Not so long ago a friend of mine passed away. I was not their financial advisor nor was I doing their tax returns.
They knew I could provide both services but never asked me any questions. So I had to assume that if they didn’t ask any questions they didn’t want any help, or they had someone helping them already.
However, with great sadness it’s come to light that they did not have a good plan in place and no one helping them and now the surviving spouse is in a very bad financial situation for the rest of their life.
Spouse 1 retired some years in the past and had access to a traditional pension plan. As with many of those types of plans when you retire you have to make decisions as to how you would like your retirement benefits to be paid out after you retire.
There are usually a variety of choices ranging from you get paid as long as you live and nothing after that, to receiving lower monthly payments but a surviving spouse gets payments until they pass and a variety of other options depending on how your plan is written. Each choice usually has a different monthly payment amount associated with it.
In this case and for reasons that will never be known, Spouse 1 that just passed had apparently chosen the option to get payments for as long as they lived with no continuing payments to the surviving spouse.
That probably resulted in the largest monthly payments compared to other options and might have even made sense from a health standpoint at the time that decision was made in the past.
However, some years into retirement, Spouse 1 developed cancer and recently passed away.
No more pension payment income to Spouse 2 for the rest of their life.
To make the importance of this choice even more critical is that they had refinanced their mortgage later in life to take advantage of lower interest rates and there is still a mortgage to be paid even though Spouse 2 no longer gets that pension check to provide funds to make the mortgage payment because of choices made by Spouse 1 years earlier.
Spouse 2 has one half the income available when both were alive, but even with Spouse 1 passing, the expenses did not drop 50%. Some expenses decreased such as food, clothing and personal care, but large expenses such as a mortgage and utilities are still there.
Fortunately for Spouse 2, the child that is intended to inherit the house after both parents pass has the financial ability and willingness to step up and provide funds for the mortgage so that the house does not get foreclosed on and Spouse 2 becomes homeless or forced to rent for the rest of their life.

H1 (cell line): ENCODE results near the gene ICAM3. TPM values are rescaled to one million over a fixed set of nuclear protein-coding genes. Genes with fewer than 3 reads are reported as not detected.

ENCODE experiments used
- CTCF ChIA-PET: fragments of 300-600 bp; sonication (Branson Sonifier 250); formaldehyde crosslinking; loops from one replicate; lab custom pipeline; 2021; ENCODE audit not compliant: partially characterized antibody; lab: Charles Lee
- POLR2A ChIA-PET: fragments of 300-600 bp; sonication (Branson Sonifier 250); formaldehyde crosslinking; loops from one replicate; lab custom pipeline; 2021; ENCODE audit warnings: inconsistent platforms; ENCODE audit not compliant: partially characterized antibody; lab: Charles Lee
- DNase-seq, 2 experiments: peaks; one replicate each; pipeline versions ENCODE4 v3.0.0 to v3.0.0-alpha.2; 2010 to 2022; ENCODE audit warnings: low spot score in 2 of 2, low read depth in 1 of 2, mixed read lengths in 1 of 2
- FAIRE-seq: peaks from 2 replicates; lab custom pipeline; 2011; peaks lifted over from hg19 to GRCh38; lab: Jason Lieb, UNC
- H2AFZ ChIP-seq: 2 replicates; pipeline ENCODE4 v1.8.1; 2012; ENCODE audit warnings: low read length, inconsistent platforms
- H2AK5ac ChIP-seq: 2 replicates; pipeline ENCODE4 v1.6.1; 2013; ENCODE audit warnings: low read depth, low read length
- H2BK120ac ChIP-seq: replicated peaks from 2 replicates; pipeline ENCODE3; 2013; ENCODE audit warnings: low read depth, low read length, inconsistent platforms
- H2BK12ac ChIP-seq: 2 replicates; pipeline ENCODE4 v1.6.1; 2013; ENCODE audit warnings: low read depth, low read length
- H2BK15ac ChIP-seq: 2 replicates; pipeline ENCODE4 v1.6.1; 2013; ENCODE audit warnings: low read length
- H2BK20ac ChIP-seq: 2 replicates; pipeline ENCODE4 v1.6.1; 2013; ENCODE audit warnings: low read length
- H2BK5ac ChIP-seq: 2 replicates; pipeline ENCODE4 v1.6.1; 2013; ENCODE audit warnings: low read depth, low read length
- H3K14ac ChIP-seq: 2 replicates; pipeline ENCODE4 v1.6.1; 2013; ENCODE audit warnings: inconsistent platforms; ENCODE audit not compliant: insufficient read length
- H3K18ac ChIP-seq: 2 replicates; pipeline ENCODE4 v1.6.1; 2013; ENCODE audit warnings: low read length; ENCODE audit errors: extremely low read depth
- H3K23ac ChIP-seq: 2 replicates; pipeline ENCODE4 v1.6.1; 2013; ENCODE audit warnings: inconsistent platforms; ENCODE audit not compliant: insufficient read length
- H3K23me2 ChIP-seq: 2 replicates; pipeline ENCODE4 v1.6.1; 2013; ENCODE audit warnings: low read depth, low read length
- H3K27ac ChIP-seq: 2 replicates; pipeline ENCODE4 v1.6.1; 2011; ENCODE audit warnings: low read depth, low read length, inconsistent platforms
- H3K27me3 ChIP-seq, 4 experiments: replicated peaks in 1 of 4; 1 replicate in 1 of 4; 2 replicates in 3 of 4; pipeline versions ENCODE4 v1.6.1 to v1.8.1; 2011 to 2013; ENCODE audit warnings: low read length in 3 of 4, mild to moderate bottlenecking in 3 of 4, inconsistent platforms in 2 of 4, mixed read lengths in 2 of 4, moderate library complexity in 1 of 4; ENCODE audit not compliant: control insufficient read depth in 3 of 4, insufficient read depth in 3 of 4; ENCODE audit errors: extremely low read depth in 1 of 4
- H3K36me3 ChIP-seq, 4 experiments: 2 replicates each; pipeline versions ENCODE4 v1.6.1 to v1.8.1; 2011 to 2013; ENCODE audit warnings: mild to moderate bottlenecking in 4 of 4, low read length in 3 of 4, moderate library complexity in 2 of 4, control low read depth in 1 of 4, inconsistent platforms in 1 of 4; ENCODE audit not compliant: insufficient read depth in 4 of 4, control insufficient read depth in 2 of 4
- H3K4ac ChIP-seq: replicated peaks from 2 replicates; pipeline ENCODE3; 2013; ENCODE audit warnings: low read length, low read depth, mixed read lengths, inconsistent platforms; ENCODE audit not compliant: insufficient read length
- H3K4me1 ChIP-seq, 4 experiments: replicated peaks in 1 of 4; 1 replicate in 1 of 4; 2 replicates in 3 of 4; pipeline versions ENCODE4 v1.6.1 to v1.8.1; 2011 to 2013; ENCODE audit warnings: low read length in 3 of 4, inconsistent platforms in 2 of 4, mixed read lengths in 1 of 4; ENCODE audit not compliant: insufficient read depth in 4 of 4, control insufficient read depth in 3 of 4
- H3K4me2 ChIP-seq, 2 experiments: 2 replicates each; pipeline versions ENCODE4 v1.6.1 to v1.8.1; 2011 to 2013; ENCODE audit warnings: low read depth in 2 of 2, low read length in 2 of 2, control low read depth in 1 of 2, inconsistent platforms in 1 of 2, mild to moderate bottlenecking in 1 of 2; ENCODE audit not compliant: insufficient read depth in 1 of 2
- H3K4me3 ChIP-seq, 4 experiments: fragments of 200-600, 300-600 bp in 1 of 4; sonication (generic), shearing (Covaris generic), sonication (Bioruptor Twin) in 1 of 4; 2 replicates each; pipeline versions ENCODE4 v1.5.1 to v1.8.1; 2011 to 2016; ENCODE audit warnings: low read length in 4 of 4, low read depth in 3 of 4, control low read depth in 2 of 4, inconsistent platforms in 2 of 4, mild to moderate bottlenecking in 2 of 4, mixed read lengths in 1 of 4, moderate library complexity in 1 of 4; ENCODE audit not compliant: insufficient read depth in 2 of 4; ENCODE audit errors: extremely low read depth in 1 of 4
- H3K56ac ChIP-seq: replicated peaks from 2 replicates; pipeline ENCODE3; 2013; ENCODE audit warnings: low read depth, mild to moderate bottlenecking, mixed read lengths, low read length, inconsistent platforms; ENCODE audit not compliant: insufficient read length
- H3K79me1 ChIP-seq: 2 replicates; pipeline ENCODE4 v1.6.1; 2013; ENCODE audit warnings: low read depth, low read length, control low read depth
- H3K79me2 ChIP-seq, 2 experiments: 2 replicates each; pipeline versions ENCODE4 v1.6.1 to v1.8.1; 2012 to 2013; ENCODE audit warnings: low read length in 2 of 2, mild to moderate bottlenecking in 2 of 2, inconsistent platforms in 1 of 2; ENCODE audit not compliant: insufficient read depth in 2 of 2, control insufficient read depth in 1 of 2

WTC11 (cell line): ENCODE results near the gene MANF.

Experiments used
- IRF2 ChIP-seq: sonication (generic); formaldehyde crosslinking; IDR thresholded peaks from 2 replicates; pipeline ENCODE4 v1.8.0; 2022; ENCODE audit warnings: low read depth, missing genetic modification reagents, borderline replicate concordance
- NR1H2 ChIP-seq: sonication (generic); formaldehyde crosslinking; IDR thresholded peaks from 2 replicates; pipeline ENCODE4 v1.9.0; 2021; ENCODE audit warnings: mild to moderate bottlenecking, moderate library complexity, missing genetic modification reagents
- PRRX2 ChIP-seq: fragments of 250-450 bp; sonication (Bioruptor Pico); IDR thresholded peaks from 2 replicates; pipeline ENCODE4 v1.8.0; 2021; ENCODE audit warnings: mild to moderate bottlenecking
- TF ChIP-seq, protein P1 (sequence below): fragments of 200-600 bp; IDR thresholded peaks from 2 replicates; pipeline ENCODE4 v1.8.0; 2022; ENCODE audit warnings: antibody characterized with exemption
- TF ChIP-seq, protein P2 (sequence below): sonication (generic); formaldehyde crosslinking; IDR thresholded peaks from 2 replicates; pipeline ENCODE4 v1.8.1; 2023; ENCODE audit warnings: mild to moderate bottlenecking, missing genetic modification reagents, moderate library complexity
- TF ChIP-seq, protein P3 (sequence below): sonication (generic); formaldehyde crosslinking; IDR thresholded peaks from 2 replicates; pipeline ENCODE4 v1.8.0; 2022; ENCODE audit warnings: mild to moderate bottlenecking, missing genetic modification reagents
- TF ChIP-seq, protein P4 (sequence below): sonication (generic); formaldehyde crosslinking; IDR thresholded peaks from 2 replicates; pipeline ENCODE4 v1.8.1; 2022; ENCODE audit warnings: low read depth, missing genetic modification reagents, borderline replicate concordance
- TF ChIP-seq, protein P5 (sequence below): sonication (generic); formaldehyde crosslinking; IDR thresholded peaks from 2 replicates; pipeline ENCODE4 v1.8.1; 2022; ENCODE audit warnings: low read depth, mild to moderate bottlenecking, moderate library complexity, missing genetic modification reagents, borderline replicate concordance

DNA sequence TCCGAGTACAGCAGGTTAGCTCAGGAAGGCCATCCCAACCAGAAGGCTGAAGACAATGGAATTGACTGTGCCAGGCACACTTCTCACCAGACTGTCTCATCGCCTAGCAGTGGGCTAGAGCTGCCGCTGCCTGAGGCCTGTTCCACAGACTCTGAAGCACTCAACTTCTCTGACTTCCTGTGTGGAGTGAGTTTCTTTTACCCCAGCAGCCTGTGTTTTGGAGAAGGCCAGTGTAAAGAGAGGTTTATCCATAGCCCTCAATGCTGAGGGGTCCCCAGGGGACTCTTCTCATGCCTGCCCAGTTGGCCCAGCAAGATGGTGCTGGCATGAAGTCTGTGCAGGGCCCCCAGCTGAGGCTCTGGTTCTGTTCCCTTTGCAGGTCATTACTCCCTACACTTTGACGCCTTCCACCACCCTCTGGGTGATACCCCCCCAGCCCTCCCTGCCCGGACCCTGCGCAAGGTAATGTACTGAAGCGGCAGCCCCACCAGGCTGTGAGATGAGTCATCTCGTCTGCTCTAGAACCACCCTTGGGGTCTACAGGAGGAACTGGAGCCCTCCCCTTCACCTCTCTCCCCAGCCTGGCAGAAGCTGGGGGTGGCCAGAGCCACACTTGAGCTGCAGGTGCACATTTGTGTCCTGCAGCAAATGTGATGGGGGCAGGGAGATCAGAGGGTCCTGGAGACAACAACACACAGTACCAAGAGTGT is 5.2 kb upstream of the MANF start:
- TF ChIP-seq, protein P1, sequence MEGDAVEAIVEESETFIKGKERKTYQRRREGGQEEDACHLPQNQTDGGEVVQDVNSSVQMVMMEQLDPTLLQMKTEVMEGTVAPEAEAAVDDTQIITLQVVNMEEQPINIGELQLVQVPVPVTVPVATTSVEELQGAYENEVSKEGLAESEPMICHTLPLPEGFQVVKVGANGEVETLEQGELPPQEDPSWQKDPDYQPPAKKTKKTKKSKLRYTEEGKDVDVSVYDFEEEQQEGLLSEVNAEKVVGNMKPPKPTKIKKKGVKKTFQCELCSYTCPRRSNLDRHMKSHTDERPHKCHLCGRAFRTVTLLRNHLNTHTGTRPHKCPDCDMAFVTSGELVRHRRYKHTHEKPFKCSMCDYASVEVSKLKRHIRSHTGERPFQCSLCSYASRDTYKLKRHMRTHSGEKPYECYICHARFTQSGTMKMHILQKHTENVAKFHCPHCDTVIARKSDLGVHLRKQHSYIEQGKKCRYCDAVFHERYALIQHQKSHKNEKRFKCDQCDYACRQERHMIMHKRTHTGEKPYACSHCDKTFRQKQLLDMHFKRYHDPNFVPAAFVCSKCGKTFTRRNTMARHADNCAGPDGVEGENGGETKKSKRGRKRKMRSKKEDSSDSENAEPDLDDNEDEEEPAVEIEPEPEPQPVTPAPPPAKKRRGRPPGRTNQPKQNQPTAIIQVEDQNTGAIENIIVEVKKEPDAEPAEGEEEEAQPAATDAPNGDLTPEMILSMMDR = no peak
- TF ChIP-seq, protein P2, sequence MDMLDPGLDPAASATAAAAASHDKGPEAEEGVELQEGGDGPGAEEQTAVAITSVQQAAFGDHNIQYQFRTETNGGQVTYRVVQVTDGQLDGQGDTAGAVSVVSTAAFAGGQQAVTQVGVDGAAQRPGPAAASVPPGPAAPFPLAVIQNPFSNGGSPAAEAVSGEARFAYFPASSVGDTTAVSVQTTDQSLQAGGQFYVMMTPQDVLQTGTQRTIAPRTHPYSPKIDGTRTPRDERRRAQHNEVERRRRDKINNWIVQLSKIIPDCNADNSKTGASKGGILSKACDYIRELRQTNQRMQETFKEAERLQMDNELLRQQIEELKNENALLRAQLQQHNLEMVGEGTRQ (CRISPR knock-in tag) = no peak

What’s your long-term plan?
Did you refinance a few years ago to take advantage of lower interest rates but now have a mortgage that doesn’t mature until years after you retire?
If you are married what happens if one of the income streams goes away while there are still large financial obligations for the surviving spouse?
Have you looked at your financial spending now and compared it to if either of the income streams stops and how the surviving spouse can or cannot make ends meet after the first one of you to pass goes?
Are you approaching retirement and haven’t done a financial forecast into your first few retirement years for where the money will come from for those long-awaited travel plans and also that mortgage still being paid off?
I am now their tax and finance guy so starting to get some insights into the family finances and what could have been had different choices been made. As is common in many families, one person handles most of the finances and the other one is happy to let it be handled.
In this case Spouse 1 handled all the finances and the tax return and Spouse 2, the surviving spouse did not have a clue where to start or what to do. Is that the situation in your family?
Have the parents talked to the children old enough to understand finances what the plan is if one or both parents suddenly are gone?
Is there a trust in place to help survivors know how to settle your finances? If you have minor children do you know for sure which household they will grow up in and have you set aside finances to ease the financial burden on that family perhaps even funding their college that you won’t be around to pay for?
Has your financial advisor talked through these issues including the tax consequences of these deductions and choices since these financial decisions very much include tax planning and whoever does your tax return may only be doing the annual compliance tax filing and offer no actual planning services.
If too many of the answers to these questions is No, then perhaps its time we start talking so I don’t find out about these after it’s too late to actually put a plan in place. Hope is not a plan.
The information in this and other articles is intended to be educational in nature only. Not tax, legal or investment guidance for you specifically. Each person’s situation is unique and you must seek appropriate professional guidance that can address your unique situation.